Paperback Writer

A while back I wrote a book that I’m rather proud of. Although its net was cast wide to take in the whole spectrum of videogames, it was me writing it, so there’s an inevitable focus on PC gaming. Topics include Korea, China, Quake, Eve, human computation, modding, persistence, community, evolution, science fiction becoming reality, and all the other stuff about PC gaming that has kept me interested over the years. This Gaming Life was a partly travel book, a partly of kind of philosophy of fun, and mostly an examination of the relationship between gamers and the games they play. The hardback version of the book was lavish and, well, expensive. The considerably cheaper paperback version is out in the US now, and you can get it here. Frustratingly, the paperback has yet to be released in Europe, but this site will be distributing it when it is. More thoughts on all this below.

I’m just about young enough to have essentially grown up on the internet. Electronic media has been there with me for most of my life, and I rely on it heavily every day. It’s cheered me up to see that there’s an extensive digital preview of the book just here. It does not start at the beginning, annoyingly, and omits numerous pages, but it gives you a good amount of the full thing to read through. One of the things about paper books that has long annoyed me is that lack of Ctrl+F to get to that particular phrase or passage you’re looking for.

Anyway, writing This Gaming Life proved useful to me not simply in terms of making my mum feel proud, but also in making me realise that blogging and magazine articles weren’t the limit of what I could or should say about games. The book format, seventy thousand words or more, allows you to start figuring out things on a bigger canvas. Rather than trying to encapsulate something in a 400 word article or a 1000-word blog post, you’re able to create something sustained, something that encompasses more of what your chosen topic is actually about. I’m not an overly academic writer, so the book came together from quite a fragmentary, personal perspective. It was my experiences, the experiences of people I’d met and talked to, things I’d read, or played, or conversations I’d had with friends. Exposing that material to the concerted effort of building a coherent manuscript really illuminated and connected it all, especially when it had to be processed and understood by an editor who had none of the specialist understanding of the gamers I usually write for.

The book ended up being a kind of testament to a particular point of view on gaming – a point of view that is also reflected in this website. It’s omnivorous, and excited about gaming, but also at odds with itself – aware that there are tensions within gamers. Tensions that arise from the incompleteness of our hobby, from its constant state of flux, from its commercialisation, and from the fierce demand for things to be new and interesting. I try to talk about that stuff honestly and from experience, and I think that the book captures some of what it means to be a gamer in the 21st century. It’s a product of a particular time and place in which I am an enthusiastic participant-observer. And that’s why I’m proud of it.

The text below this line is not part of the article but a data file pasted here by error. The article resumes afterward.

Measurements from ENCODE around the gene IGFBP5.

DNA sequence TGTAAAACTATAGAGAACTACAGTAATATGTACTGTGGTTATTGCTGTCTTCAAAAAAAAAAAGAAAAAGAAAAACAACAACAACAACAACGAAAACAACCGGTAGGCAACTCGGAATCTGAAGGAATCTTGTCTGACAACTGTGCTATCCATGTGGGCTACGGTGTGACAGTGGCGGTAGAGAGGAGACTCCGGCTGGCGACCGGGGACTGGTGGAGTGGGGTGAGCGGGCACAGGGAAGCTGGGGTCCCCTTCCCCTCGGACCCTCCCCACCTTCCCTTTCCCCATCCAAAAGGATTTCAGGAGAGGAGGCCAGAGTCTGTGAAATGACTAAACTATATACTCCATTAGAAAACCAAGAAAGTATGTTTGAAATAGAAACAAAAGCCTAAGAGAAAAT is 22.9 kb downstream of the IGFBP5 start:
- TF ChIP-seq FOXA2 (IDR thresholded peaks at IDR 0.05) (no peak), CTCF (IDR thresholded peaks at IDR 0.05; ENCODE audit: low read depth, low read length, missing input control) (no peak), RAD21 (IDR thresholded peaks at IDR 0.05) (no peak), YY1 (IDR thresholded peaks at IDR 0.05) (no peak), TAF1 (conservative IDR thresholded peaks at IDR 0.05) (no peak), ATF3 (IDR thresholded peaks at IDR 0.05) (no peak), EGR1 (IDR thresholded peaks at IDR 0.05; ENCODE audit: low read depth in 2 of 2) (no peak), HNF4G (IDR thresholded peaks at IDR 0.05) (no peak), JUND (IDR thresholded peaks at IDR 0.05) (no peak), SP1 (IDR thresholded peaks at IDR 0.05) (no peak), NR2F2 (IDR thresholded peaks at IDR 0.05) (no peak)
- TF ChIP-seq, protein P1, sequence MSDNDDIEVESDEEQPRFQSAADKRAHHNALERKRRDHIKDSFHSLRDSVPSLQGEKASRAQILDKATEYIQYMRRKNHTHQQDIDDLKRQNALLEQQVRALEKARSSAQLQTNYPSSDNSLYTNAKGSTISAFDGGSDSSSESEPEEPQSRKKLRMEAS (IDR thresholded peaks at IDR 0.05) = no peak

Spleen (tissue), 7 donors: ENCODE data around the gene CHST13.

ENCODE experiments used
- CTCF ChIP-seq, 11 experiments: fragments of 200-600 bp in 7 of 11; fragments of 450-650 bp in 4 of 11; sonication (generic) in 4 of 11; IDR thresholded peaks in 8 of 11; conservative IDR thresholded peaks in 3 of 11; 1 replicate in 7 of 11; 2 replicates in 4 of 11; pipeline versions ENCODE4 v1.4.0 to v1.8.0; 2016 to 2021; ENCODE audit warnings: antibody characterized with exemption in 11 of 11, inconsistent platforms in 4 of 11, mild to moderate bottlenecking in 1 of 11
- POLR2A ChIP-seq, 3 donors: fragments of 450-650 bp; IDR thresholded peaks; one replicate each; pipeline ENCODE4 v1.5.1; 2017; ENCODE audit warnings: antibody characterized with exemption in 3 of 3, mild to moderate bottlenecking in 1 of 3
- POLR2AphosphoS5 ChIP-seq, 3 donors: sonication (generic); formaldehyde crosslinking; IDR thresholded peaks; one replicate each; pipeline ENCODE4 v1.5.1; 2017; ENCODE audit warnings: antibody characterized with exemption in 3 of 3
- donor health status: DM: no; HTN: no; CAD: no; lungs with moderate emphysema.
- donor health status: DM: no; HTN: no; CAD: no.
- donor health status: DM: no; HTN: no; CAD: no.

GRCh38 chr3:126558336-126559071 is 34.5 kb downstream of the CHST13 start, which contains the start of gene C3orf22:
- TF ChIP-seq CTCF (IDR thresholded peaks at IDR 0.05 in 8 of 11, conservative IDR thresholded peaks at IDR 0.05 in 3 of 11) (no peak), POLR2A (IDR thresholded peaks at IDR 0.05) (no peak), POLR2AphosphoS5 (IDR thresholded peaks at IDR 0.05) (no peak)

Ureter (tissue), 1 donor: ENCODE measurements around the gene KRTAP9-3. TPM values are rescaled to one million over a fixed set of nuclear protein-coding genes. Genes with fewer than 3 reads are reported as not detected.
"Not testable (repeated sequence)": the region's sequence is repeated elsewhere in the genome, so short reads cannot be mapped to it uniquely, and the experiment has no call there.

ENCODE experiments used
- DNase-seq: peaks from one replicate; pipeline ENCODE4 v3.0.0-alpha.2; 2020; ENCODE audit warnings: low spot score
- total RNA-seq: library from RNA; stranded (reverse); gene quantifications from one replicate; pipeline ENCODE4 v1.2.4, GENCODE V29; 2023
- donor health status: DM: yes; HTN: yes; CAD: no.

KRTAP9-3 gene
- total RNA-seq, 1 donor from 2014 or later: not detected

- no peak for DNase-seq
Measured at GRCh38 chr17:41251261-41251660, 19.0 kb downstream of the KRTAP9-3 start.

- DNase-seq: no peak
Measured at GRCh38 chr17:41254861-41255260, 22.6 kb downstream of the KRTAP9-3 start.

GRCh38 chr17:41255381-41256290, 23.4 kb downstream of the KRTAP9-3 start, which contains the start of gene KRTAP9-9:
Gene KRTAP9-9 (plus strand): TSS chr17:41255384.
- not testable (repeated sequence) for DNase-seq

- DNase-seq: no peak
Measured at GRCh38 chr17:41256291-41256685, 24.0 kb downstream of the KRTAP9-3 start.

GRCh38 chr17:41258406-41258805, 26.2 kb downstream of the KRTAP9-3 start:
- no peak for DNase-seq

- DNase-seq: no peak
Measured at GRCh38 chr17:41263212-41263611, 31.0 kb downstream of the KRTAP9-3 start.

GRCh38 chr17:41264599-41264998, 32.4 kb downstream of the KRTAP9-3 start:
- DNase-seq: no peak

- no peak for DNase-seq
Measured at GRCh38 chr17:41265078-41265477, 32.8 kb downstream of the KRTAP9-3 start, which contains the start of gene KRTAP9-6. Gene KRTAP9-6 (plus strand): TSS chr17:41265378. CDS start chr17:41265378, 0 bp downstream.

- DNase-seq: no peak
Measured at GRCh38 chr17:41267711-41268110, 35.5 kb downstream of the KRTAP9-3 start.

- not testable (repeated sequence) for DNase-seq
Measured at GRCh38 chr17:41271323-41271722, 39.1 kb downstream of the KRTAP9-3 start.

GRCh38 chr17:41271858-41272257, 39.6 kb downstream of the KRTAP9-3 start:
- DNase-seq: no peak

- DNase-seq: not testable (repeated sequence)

The things I started to explore in This Gaming Life – the significance of gaming, and of boredom, and escapism – are now giving rise to another book, which I’m beginning to work on now. Hopefully I’ll soon be able to post with news on that project. In the meantime, however, I hope you’ll continue to get something out of this one.


  1. Mungrul says:

    Is there an ebook version of it Jim?

  2. Jim Rossignol says:

    I signed off rights for the ebook, but I don’t have any details for what/how/when. “Soon” is all I know. I’ll probably mention it when it happens.

  3. ChaosSmurf says:

    I want to buy it in paperback, really I do.

  4. Railick says:

    I'm afraiad to read your book because you've lived the life I wanted to live but didn't , it may make me a sad panda when I compare your life to mine so directly over a long peroid of time. I wanted to be a writer,vidoe game designer,programer, ect but ended up being nothing professionally ( but I am a daddy so it's not a total waste, maybe my kids will do better than me)

  5. Mike says:

    Are you able to release a chapter of it for free? Ben Goldacre did that for Bad Science, and I think it’s good for people who read the book.

    For what it’s worth, it’s an excellent book that I recommend anyone who reads this site to purchase. It’s got some very, very interesting stories and people inside.

  6. Jim Rossignol says:

    Mike: see the Google link. More than a chapter in there.

    • Mike says:

      Ah, you’re quite right. That’s actually one of my favourite bits, too.

  7. Vinraith says:

    I shall place it on my Christmas list, despite that PR agent crack earlier.

  8. dhex says:

    i picked it up last year when it came out, and recommended it. it’s an interesting memoir-formatted take on games, and as always your stories about eve online are fascinating, despite the fact that i’d never actually play persistent games.

  9. Railick says:

    But certainly you make money doing something you enjoy where as I make money doing something other people enjoy. I'd REALLY love to make a living off writing but I don't so there. No one's fault but my own really, I didn't even try and that makes it all the more depressing when you realize your dreams were never realized because you didn't even try. Then again I'm only 27 it isn't like it's to late for me to try something.

  10. Kurtis says:

    As much as I would love to read your book, is it possible to attain in Canada?

  11. Railick says:

    I'm going to get this , after reading the first 4 pages on the google link above I'm hooked only I want to read it in my hands not on a web page (Though I may go back later when work is slower and read more of it)

  12. eot says:

    I’ll get it for the EVE stuff lol

  13. Richard Clayton says:

    I am reading it at the moment, Jim. Infact it is sitting next to my laptop as I type. I ordered a hardback from one of Amazon’s sellers it turned out to be an American copy rather than a UK one so the spelling’s all up the swanny (US!). Any other differences in there or just the kooky spelling?

    By the way I am finding it a very interesting read indeed. I am delighted you are working on another: put me down for one!

  14. Jim Rossignol says:

    All the versions are US spelling as it was proofed and published by University Of Michigan.

  15. Kadayi says: